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FWIW, in Perl 6, gradual type checking and function signatures do exist, and parameter flattening is only applied if the signature calls for it.

    sub foo(@array,$scalar) { }
    foo( 42, [1,2,3] );    # compile time error
Signatures are also first class citizens in Perl 6: check out https://docs.perl6.org/type/Signature for more information.



I was excited about Perl6 until I ran a prime number crunching benchmark which ran slower than everything else. I'll stick with Perl5 or move to Ruby. We too use Mojolicious and are very happy with it.


How long ago did you try that number crunching benchmark?


Recently, using Rakudo Star 2017.10. The algorithm adds numbers of the form i+j+2ij into a hash of non primes, then takes k not in that hash and pushes 2k+1 into an array of primes. These are basic operations, but Perl6 simply takes minutes to find primes up to 10k. Even Tcl, which lags behind anything else but Perl6 does it an order of magnitude faster. If you increase to 100k then you could probably go have a pizza in town and it would still be crunching after you were back. So it's definitely not the JIT compliation stage that makes it so slow.


As the author of this recent post https://perl6advent.wordpress.com/2017/12/16/ I'd be really interested in seeing your code for primes. You might enjoy seeing the output of `perl6 --profile` to see if there is any glaringly obvious place its being slow. You get a nice interactive html report.

I find it kind of funny primes are constantly used as a first filter on using Perl 6, despite it being one of the only languages with an efficient built in .is-prime method on integer types >;P I have a more contemporary version of Rakudo built locally too, so can see if this is something that's already gone away if you dont mind throwing your code in a gist/pastebin somewhere?


perl5 0m0.156s https://p.thorsen.pm/2d70bb2da612

perl6 0m6.615s https://p.thorsen.pm/ab1769fe2778

This is Rakudo version 2017.10 built on MoarVM version 2017.10 implementing Perl 6.c. It's built with radkudobrew. Results are consistent across several platforms, I've also built on an iMac with OS X 10.1. This one is built on Ubuntu 16.04 x86-64.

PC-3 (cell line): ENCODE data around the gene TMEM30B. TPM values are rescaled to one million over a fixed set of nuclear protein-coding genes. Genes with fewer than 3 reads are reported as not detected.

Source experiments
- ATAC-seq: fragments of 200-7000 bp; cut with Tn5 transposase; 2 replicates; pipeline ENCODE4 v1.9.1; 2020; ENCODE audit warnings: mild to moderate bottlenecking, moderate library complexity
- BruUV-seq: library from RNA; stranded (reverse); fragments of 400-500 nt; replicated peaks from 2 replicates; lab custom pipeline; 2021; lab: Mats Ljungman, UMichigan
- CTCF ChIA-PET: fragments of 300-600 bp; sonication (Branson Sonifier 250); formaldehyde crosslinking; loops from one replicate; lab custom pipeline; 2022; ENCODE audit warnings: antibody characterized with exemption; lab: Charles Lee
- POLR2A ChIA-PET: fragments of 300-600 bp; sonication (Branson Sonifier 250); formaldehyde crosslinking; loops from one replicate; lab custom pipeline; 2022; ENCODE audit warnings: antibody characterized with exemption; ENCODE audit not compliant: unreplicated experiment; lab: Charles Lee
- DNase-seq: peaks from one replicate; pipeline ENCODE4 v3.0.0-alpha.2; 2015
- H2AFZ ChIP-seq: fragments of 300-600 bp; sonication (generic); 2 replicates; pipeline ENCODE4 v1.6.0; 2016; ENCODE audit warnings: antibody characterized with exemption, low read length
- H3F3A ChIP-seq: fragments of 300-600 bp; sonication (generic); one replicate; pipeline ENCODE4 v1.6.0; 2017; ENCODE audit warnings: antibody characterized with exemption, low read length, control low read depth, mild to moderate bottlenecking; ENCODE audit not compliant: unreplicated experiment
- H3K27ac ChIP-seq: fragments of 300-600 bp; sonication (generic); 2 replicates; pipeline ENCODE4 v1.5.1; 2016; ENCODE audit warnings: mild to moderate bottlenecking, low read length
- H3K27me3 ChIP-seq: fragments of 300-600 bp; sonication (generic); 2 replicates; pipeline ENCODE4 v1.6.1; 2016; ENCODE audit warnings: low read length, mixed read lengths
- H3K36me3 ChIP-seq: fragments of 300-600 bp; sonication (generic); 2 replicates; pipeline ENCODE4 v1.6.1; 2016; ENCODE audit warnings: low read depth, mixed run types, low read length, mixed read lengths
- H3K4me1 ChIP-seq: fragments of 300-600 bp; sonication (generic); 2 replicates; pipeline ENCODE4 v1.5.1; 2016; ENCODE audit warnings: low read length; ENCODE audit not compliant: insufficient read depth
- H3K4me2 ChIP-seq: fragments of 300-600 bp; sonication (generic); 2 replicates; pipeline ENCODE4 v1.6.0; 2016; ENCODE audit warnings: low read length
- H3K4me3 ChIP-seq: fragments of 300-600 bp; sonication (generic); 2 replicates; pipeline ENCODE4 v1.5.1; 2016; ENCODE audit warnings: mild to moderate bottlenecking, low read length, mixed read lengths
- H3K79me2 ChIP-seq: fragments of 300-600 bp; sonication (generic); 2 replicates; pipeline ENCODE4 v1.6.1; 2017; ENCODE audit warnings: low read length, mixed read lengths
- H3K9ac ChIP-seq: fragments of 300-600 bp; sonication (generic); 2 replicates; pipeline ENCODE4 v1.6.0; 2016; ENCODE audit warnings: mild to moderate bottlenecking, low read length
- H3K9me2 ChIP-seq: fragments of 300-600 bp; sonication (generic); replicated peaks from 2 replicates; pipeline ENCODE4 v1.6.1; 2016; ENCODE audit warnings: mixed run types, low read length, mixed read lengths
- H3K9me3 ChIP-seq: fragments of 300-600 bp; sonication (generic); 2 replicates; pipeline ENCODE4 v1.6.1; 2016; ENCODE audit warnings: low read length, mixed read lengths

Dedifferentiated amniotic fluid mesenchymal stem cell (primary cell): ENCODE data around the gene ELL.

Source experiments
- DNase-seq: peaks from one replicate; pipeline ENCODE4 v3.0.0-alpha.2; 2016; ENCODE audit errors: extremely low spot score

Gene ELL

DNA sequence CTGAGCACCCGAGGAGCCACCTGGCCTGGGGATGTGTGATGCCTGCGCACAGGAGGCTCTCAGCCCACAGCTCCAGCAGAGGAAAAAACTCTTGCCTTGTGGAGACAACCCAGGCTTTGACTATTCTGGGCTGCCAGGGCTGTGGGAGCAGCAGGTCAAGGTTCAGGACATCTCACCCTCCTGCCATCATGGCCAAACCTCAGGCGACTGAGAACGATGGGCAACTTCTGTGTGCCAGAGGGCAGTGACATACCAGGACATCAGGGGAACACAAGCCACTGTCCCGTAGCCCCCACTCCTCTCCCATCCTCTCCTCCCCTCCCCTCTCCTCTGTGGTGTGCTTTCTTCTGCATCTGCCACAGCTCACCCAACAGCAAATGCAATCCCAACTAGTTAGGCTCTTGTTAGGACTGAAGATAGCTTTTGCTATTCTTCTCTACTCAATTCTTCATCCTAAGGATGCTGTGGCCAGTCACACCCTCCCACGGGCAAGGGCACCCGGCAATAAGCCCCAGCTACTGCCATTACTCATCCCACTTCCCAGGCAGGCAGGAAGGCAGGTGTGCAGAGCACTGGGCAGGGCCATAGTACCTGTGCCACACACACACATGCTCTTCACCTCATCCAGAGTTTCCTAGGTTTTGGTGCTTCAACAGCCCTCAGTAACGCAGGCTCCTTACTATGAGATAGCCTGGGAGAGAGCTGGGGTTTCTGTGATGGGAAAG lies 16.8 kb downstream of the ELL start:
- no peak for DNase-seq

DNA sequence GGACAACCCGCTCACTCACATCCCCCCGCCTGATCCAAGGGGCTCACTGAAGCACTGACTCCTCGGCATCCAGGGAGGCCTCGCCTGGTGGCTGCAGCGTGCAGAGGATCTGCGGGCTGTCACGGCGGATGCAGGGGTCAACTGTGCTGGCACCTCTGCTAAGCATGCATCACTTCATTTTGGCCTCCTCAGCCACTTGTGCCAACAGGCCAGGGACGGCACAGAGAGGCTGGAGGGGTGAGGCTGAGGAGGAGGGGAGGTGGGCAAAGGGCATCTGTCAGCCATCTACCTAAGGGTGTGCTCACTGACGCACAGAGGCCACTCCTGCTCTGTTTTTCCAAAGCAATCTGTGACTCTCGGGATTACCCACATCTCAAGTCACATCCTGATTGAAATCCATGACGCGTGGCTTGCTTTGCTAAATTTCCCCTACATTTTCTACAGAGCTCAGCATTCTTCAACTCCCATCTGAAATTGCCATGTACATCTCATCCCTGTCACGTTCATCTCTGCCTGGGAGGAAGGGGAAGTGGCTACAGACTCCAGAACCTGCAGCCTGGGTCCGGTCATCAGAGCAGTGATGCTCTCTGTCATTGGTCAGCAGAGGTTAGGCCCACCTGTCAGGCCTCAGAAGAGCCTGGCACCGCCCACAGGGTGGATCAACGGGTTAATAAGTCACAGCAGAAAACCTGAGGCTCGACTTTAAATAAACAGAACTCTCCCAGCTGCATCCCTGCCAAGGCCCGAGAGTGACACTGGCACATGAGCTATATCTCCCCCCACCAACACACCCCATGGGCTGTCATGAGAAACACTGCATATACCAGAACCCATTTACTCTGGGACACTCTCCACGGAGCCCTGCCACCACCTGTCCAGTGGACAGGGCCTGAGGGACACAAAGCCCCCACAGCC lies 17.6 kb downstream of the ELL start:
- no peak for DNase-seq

I'm not exactly sure I understand the algorithm, but if it is only supposed to generate prime numbers upto 1000, than it appears to erroneously include `999` as a prime number.

FWIW, if I would just be interested in the prime numbers upto 1000, I would write that like this:

    (1..1000).grep( *.is-prime )
Which for me executes within noise of your Perl 5 algorithm. For larger values on multi-CPU machines, I would write this as:

    (1..2500).hyper.grep( *.is-prime )
Around 2500 it becomes faster to `hyper` it, so the work gets automatically distributed over multiple CPU's.

Am currently researching as to why your Perl 6 algorithm is so slow.


The algorithm is an implementation of the Sieve of Sundaram. 999 might have slipped in by an off by one error. Thanx for the suggestion of using is-prime, but in order to benchmark multiple languages, I need to run the same thing everywhere.


Turns out that even though primes are integers, in your Perl 6 version, every calculation was done by using floating point. And this was caused by the call to the subroutine. If you would do:

    sieve_sundaram(1000)
instead of:

    sieve_sundaram(1e3)
then it all of a sudden becomes 4x as fast. In Perl 5 you never know what you're dealing with with regards to values. In Perl 6 if you tell it to use a floating point, it will infect all calculations to be in floating point afterwards. `1e3` is a floating point value. `1000` is an integer in Perl 6.

Also, you seem to have a sub-optimal algorithm: the second `foreach` doesn't need to go from `1..$n`, but can go from `$i..$n` instead. This brings down the runtime of the Perl 5 version of the code to 89 msecs for me.

Since your program is not using BigInt in the Perl 5 version, it is basically using native integers. In Perl 6, all integer calculations are always BigInts, unless you mark them as native. If I adjust your Perl 6 version for this, the runtime goes down from 4671 msecs to 414 msecs for this version:

    sub sieve_sundaram(int $n) {
        my %a;
        my int @s = 2;
        my int $m = $n div 2 - 1;
        for 1..$n -> int $i {
            for $i..$n -> int $j {
                my int $p = $i + $j + 2 * $i * $j;
                if $p < $m {
                    %a{$p} = True;
                }
            }
        }
        for 1..$m -> int $k {
            if ! %a{$k} {
                my int $q = 2 * $k + 1;
                @s.push($q);
            }
        }

        return @s;
    }

    sieve_sundaram(1000);
So, about 11x faster than before. And just under 5x as slow as the Perl 5 version.

I could further make this idiomatic Perl 6, but the most idiomatic version I've already mentioned: `(1..1000).grep( *.is-prime)`


Can we please continue this discussion out of this thread, on a proper Perl forum? I haven't found any contact pointers for you or Ultimatt.


https://stackoverflow.com/questions/tagged/perl6 perhaps?

Or on IRC: #perl6 on irc.freenode.org ?

Or the perl6-users mailing list?





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